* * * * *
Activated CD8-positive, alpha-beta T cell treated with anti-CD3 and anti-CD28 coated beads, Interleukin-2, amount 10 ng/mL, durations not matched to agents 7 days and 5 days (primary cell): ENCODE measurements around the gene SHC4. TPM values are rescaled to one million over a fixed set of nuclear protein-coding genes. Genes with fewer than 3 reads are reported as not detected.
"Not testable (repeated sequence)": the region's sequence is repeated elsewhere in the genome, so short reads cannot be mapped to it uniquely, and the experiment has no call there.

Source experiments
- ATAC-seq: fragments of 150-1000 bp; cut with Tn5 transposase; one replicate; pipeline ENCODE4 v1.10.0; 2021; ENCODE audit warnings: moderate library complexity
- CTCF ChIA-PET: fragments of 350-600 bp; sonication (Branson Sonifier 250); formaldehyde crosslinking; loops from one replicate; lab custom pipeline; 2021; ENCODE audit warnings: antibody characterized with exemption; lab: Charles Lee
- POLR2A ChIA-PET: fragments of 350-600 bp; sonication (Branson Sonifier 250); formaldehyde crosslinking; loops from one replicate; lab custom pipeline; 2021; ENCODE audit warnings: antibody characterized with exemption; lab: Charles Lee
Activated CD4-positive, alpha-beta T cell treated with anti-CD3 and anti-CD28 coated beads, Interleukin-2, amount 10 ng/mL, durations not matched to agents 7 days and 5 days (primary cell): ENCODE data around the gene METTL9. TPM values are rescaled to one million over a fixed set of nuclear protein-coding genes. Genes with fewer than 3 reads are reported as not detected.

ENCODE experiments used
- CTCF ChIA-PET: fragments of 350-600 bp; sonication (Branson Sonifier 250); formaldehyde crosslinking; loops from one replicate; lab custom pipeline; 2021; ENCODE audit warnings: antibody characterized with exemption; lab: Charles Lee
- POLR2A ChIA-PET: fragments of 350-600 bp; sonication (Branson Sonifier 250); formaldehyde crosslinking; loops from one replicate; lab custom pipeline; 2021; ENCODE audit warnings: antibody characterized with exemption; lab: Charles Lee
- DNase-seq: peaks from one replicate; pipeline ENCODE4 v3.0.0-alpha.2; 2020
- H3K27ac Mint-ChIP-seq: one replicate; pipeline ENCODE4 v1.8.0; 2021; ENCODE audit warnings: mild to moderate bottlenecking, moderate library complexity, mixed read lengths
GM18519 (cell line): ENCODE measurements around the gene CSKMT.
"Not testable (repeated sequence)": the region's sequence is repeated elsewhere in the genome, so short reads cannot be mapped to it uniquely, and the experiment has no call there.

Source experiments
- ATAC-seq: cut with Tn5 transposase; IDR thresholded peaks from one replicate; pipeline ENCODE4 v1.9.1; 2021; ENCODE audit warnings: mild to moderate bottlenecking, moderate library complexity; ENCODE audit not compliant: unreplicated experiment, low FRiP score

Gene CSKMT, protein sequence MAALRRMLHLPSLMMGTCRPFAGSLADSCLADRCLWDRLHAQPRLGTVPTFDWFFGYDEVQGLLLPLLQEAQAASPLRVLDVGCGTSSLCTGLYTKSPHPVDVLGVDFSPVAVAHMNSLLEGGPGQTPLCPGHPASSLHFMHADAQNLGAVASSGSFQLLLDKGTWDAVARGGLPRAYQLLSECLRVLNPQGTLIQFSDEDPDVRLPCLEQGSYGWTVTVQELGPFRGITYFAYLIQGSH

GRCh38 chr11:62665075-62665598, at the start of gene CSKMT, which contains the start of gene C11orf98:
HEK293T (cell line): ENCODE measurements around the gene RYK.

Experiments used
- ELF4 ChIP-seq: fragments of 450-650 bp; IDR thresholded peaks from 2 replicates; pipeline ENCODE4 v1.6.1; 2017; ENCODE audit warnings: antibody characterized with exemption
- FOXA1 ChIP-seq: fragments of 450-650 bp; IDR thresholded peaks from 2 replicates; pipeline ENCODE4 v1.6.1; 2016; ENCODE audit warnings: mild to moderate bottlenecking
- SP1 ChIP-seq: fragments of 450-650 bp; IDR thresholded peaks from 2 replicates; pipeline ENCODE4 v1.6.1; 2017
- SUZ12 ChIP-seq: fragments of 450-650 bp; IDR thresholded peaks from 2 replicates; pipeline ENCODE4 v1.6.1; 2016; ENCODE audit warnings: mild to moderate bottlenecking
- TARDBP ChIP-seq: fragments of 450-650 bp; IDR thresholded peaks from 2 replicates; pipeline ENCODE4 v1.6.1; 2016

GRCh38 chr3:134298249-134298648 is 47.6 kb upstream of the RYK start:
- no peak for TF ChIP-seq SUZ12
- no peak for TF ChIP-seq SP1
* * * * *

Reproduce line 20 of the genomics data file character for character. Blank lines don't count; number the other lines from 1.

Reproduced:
Experiments used